Travels In England And Fragmenta Regalia By Paul Hentzner And Sir Robert Naunton










































































































 - TRAVELS IN ENGLAND AND FRAGMENTA REGALIA

by Paul Hentzner and Sir Robert Naunton


(From the 1892 Cassell & Co. edition)


INTRODUCTION - Page 1
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TRAVELS IN ENGLAND AND FRAGMENTA REGALIA

By Paul Hentzner and Sir Robert Naunton

(From the 1892 Cassell & Co. edition)

INTRODUCTION

Queen Elizabeth herself, and London as it was in her time, with sketches of Elizabethan England, and of its great men in the way of social dignity, are here brought home to us by Paul Hentzner and Sir Robert Naunton.

Paul Hentzner was a German lawyer, born at Crossen, in Brandenburg, on the 29th of January, 1558. He died on the 1st January, 1623. In 1596, when his age was thirty-eight, he became tutor to a young Silesian nobleman, with whom he set out in 1597 on a three years' tour through Switzerland, France, England, and Italy. After his return to Germany in 1600, he published, at Nuremberg, in 1612, a description of what he had seen and thought worth record, written in Latin, as "Itinerarium Germaniae, Galliae, Angliae, Italiae, cum Indice Locorum, Rerum atque Verborum."

Horace Walpole caused that part of Hentzner's Itinerary which tells what he saw in England to be translated by Richard Bentley, son of the famous scholar, and he printed at Strawberry Hill two hundred and twenty copies. In 1797 "Hentzner's Travels in England" were edited, together with Sir Robert Naunton's "Fragmenta Regalia," in the volume from which they are here reprinted, with notes by the translator and the editor.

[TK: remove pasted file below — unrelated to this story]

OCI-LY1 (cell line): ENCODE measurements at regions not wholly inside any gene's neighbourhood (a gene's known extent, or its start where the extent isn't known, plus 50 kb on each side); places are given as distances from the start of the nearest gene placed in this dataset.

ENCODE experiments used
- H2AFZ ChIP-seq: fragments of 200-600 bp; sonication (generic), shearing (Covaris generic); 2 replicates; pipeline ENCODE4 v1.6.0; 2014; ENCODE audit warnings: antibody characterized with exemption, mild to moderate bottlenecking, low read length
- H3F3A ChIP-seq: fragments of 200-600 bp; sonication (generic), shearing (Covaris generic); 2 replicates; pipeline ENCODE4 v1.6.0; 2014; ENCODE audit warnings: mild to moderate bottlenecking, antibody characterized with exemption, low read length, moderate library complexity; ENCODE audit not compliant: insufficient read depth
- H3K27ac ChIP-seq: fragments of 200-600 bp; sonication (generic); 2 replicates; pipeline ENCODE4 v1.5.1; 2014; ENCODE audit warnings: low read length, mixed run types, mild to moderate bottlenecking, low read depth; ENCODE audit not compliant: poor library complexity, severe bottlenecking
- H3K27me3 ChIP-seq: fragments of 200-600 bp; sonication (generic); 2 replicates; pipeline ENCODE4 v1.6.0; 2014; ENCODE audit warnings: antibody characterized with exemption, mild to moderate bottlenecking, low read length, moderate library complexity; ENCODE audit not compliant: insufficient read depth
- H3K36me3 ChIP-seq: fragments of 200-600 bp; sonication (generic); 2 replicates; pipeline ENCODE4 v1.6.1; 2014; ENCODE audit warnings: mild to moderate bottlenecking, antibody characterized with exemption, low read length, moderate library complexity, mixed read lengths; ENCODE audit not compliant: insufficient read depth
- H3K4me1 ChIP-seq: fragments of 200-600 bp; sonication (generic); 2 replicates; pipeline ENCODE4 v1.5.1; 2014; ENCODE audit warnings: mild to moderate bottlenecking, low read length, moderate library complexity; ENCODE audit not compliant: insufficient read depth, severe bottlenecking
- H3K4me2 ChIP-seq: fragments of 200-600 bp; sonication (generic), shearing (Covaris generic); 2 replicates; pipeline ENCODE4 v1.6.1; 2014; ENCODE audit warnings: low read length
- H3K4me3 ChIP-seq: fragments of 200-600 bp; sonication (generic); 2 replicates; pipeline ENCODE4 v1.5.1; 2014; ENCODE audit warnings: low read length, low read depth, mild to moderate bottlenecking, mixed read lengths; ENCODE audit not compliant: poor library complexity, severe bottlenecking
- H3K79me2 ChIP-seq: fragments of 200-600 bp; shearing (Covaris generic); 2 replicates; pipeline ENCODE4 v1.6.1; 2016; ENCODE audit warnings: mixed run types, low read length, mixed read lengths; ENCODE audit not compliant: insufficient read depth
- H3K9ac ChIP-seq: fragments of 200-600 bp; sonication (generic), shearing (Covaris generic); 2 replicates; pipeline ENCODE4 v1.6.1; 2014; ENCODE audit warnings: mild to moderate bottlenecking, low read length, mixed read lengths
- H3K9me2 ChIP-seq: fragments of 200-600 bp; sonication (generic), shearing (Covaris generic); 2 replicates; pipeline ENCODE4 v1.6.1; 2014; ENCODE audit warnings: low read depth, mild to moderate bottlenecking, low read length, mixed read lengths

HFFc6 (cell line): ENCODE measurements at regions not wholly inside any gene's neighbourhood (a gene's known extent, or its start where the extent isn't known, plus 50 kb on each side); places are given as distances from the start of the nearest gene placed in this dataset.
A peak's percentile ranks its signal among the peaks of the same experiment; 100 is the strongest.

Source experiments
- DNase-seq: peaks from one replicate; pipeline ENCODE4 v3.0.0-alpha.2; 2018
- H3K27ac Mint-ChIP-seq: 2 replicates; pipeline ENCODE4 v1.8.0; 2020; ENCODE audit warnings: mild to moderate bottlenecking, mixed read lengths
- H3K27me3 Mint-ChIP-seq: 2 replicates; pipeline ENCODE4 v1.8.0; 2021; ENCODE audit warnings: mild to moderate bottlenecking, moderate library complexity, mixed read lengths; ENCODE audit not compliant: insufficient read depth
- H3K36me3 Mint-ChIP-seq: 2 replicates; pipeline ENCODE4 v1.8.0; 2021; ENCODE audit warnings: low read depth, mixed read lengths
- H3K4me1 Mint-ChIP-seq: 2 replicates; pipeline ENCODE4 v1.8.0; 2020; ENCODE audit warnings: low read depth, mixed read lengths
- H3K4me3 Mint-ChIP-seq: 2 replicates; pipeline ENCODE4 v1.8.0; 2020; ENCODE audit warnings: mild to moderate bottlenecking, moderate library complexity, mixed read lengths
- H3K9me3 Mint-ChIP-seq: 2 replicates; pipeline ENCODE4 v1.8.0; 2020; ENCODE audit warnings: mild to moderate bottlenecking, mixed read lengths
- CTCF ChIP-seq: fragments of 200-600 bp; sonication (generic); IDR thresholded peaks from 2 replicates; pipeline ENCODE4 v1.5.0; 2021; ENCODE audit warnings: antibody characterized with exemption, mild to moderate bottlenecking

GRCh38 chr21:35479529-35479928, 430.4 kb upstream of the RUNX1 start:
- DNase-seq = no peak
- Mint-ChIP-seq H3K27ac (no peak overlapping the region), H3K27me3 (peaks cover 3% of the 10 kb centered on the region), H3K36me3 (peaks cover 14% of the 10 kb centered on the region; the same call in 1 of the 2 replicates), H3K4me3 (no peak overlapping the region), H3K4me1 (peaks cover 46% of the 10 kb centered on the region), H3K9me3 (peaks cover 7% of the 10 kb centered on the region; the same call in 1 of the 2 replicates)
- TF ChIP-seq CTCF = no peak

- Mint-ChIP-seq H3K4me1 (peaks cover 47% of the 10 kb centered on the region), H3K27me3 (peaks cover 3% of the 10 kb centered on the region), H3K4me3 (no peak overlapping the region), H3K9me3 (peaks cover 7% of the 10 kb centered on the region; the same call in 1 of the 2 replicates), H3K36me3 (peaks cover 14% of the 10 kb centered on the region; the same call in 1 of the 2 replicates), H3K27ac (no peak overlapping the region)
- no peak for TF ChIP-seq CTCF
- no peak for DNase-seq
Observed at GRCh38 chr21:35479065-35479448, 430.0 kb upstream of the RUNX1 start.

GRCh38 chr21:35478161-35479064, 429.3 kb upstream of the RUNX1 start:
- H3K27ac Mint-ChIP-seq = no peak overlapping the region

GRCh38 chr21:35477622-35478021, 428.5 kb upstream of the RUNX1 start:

Sir Robert Naunton was of an old family with large estates, settled at Alderton, in Suffolk. He was at Cambridge in the latter years of Elizabeth's reign, having entered as Fellow Commoner at Trinity College, and obtained a Fellowship at Trinity Hall. Naunton went to Scotland in 1589 with an uncle, William Ashby, whom Queen Elizabeth sent thither as Ambassador, and was despatched to Elizabeth's court from Scotland as a trusty messenger. In 1596-7 he was in France, and corresponded with the Earl of Essex, who was his friend. After the fall of Essex he returned to Cambridge, and was made Proctor of the University in 1601, three years after Paul Hentzner's visit to England. Then he became Public Orator at Cambridge, and by a speech made to King James at Hinchinbrook won his Majesty's praise for Latin and learning. He came to court in the service of Sir James Overbury, obtained the active friendship of George Villiers Duke of Buckingham, and was sworn as Secretary of State on the 8th January, 1617. The king afterwards gave Naunton the office of Master of the Court of Wards and Liveries.